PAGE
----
Saturday, August 15, 2009


My God, that was a depressing movie.

Don't get me wrong: the Taliban is utterly fucking depressing (and fascinating. What made the movie are the ways people get around laws enforced by Draconian regimes. I've looked a lot into how Iranians have gotten around these sorts of laws, and it's a good illustration of why a Draconian society eventually breaks down, but I digress). But my God, could we get just one good thing happening for this kid?

I kept expecting her to stand up for herself. Her mother and grandmother basically force her to dress like a boy so she can go out of the house to work. The three of them are starving, her mother's always trying to get a man to escort her (since her husband is dead and she can't go outside without a male relative). But the kid never gets a break. Not once. And she's been so cowed by the system that her disguise... well, let's just say that this girl-dressing-up-as-boy story doesn't end as happily as Alanna's.

What's rough about these sorts of drag-you-down-and-out-constant-badness movies is that they always end up feeling unbalanced. There's some scenes of her jump roping where she appears to be having fun, but basically, all joy, happiness, love, and laughter is totally absent from this movie. I realize some of the lament may be cultural ("if we talk about good things, we'll jinx ourselves, so we must lament our fate"), and a good deal of it is just true... but this really needed a "life can be enjoyable" scene. Just one. Otherwise, life is not worth living, and these women should have all killed themselves by now (and, granted, many women in Afghanistan do and have, but: many don't. Why? It's not just for religious reasons. Even the worst life must have a moment - even fleeting - of joy).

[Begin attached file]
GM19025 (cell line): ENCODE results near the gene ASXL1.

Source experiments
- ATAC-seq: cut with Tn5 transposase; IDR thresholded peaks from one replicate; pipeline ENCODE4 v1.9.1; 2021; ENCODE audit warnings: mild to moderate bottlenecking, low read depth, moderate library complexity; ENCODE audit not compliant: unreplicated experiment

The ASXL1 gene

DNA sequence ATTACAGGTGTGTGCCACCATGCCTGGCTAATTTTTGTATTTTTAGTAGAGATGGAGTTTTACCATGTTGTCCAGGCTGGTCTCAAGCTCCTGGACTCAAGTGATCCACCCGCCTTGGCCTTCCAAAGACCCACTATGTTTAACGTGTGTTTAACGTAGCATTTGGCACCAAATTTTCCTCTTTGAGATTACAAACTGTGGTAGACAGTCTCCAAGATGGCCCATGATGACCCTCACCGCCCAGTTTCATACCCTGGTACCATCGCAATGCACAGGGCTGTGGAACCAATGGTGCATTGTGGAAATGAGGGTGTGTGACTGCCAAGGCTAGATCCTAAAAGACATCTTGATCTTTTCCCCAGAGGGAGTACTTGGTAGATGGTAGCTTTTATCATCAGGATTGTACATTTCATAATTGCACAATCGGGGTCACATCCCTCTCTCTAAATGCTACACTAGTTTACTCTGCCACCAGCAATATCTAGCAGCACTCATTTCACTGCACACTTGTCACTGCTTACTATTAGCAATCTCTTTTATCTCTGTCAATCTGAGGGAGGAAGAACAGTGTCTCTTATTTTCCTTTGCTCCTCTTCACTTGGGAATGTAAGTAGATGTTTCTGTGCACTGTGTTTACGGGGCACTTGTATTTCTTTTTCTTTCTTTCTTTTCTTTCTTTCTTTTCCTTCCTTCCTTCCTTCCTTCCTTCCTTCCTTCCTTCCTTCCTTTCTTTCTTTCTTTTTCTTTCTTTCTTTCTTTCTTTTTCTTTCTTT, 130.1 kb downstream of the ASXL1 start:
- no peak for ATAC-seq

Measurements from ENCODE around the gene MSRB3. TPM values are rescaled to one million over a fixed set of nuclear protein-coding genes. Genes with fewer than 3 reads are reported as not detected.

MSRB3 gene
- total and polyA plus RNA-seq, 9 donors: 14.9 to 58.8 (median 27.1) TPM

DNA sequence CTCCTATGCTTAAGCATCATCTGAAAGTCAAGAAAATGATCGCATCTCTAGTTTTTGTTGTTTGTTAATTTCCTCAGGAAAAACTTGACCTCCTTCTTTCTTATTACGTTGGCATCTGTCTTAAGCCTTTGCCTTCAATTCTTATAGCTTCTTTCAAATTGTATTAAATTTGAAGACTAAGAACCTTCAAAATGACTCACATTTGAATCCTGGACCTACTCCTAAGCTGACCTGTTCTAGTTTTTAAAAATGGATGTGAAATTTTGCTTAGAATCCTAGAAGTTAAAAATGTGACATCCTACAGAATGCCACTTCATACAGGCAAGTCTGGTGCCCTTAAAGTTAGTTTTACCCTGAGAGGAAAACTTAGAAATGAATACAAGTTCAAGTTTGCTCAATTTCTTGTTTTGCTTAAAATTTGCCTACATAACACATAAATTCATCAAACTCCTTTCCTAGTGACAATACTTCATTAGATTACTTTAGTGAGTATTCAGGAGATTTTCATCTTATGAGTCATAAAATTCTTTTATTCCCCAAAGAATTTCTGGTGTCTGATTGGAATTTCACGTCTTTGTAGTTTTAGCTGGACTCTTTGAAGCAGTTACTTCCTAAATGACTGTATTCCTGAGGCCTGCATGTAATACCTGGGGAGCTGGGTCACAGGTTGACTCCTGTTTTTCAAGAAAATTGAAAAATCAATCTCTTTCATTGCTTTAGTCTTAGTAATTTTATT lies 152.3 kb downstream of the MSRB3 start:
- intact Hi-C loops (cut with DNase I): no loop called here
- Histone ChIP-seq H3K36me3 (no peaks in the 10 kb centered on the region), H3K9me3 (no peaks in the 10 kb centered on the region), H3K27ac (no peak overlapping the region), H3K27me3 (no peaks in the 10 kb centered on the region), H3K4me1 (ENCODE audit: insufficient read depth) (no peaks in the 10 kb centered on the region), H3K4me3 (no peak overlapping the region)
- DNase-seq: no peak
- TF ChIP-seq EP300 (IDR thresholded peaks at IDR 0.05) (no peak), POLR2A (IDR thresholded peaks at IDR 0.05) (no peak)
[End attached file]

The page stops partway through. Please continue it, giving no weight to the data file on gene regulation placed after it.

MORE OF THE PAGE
At the same time, the film did what it set out to do, which is allow you to feel a fraction of what it's like to grow up a girl in Afghanistan under the Taliban. This whole time she's running around, I had this sinking feeling in my gut, this low-level terror of getting caught... and what would be done to her when she got caught. Which... inevitably, she is. This isn't a happy ending American movie. Not by a long shot.

I was horrifically sad for the heroine, as well. I wanted so badly to see her stand up for herself, to take an active role, to be an Alanna, basically. But this wasn't about an exception. This was about someone who'd grown up beaten and cowed by a system of oppression. And this is the most likely way things would turn out.

And that sure doesn't make me feel any better about it.

A good film, but don't expect to walk away feeling positive about the current state of the world or how long we have to go.

Be the first to sound off!